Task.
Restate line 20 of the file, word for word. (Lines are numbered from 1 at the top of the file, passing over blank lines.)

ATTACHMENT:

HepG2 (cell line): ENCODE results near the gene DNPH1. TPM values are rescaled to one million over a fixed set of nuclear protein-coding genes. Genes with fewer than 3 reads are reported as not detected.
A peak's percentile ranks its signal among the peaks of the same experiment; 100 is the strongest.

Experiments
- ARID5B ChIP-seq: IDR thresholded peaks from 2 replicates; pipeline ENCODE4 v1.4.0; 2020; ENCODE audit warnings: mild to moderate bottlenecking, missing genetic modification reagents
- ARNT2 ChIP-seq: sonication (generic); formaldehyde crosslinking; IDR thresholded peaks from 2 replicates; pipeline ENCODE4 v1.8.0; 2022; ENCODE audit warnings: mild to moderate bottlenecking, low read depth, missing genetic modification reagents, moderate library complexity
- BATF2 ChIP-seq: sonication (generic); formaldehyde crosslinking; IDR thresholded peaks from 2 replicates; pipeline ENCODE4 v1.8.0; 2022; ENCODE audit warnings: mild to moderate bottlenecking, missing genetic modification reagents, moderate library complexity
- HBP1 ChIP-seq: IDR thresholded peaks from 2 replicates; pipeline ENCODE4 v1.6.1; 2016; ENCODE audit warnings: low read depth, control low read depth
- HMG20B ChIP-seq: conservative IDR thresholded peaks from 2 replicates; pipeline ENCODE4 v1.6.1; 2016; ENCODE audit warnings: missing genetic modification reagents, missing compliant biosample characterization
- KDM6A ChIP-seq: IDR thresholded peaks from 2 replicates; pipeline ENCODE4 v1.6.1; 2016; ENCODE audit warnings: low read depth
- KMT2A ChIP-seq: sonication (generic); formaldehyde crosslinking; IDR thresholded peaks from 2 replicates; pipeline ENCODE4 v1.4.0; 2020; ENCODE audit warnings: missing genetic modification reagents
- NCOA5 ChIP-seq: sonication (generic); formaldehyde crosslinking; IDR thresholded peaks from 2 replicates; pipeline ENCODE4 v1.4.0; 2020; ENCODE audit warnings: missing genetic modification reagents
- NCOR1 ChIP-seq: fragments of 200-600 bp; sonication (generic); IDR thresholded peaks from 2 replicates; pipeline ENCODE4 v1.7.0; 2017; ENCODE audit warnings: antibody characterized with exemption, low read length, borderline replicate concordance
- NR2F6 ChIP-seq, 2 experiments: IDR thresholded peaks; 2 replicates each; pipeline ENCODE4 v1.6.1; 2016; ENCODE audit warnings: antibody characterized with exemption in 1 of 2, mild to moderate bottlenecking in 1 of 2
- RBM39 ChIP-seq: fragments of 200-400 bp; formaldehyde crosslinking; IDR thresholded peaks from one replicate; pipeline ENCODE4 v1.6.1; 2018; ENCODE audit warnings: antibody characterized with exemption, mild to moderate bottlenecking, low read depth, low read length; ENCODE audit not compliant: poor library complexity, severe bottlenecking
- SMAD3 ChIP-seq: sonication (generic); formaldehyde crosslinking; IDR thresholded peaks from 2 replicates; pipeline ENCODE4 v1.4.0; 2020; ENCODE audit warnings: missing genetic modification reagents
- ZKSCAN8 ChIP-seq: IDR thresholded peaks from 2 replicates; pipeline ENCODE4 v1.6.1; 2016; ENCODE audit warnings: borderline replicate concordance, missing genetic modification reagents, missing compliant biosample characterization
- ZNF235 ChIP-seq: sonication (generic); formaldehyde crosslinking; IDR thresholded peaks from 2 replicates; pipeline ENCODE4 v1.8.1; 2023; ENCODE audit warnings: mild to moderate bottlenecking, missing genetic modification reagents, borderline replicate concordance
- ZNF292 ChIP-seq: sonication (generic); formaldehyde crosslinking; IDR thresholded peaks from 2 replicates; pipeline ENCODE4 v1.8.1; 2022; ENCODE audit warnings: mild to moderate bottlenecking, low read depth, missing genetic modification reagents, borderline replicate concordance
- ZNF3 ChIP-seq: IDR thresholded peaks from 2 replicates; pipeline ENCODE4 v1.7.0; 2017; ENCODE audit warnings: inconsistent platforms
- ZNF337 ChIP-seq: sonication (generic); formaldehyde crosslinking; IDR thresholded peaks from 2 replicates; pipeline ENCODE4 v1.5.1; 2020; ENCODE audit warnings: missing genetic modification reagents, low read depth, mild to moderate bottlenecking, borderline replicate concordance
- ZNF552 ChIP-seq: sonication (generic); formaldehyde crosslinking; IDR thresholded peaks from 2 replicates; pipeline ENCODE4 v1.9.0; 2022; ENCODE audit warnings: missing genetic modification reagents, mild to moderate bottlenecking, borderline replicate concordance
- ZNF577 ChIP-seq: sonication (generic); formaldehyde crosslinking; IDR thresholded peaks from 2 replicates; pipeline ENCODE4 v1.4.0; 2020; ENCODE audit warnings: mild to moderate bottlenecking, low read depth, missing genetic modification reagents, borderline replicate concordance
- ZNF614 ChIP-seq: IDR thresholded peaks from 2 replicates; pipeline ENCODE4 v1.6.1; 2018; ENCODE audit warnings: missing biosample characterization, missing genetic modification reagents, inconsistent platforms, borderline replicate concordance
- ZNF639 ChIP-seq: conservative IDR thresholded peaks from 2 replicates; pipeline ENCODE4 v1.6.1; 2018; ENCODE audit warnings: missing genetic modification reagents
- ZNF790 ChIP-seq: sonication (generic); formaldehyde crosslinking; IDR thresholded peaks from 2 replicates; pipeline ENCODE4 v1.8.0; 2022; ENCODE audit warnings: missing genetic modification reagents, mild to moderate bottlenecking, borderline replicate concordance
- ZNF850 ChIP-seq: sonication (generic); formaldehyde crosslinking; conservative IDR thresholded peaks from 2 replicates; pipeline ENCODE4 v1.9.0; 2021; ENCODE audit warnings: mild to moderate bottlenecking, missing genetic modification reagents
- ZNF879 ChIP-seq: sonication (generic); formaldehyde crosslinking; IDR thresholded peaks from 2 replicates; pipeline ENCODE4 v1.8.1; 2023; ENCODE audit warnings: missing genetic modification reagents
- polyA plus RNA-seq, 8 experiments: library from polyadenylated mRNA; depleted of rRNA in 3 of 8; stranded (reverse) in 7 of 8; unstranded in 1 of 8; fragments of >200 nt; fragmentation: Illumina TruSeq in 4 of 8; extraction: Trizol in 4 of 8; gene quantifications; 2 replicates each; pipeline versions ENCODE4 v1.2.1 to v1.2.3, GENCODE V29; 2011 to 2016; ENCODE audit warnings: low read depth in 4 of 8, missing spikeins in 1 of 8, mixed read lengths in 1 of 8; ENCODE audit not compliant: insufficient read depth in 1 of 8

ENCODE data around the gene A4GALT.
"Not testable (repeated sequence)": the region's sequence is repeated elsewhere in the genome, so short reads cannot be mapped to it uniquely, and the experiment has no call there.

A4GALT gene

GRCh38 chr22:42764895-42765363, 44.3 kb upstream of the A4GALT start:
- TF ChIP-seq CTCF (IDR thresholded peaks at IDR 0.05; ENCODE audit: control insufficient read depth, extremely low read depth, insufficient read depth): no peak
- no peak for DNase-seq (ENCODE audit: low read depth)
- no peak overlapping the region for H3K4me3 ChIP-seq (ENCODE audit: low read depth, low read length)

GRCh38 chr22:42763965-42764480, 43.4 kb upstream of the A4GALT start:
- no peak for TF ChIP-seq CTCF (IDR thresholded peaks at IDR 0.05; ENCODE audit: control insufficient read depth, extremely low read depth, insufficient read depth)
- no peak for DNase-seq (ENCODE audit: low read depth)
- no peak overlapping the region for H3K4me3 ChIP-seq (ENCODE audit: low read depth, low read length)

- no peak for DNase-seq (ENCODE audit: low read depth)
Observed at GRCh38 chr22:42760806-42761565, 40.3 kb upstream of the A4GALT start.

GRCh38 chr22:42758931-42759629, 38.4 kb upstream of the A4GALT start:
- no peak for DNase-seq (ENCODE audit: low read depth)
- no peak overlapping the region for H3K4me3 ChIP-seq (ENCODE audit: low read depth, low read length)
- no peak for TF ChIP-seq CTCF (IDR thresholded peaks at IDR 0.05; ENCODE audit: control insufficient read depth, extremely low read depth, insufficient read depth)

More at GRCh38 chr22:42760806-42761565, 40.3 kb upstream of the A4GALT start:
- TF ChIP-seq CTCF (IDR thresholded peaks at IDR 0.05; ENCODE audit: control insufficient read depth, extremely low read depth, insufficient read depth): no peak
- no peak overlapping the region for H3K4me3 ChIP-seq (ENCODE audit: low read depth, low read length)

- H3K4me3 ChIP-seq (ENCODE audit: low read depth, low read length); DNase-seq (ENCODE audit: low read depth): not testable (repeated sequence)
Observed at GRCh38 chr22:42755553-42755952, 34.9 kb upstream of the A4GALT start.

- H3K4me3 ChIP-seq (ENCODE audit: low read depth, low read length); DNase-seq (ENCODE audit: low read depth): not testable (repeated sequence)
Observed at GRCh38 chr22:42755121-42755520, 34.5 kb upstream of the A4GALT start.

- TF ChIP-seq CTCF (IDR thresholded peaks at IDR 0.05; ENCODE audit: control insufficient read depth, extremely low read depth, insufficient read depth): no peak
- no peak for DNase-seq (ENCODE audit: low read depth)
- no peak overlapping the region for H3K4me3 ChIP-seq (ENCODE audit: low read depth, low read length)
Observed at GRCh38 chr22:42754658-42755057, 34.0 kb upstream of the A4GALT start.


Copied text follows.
- ZNF337 ChIP-seq: sonication (generic); formaldehyde crosslinking; IDR thresholded peaks from 2 replicates; pipeline ENCODE4 v1.5.1; 2020; ENCODE audit warnings: missing genetic modification reagents, low read depth, mild to moderate bottlenecking, borderline replicate concordance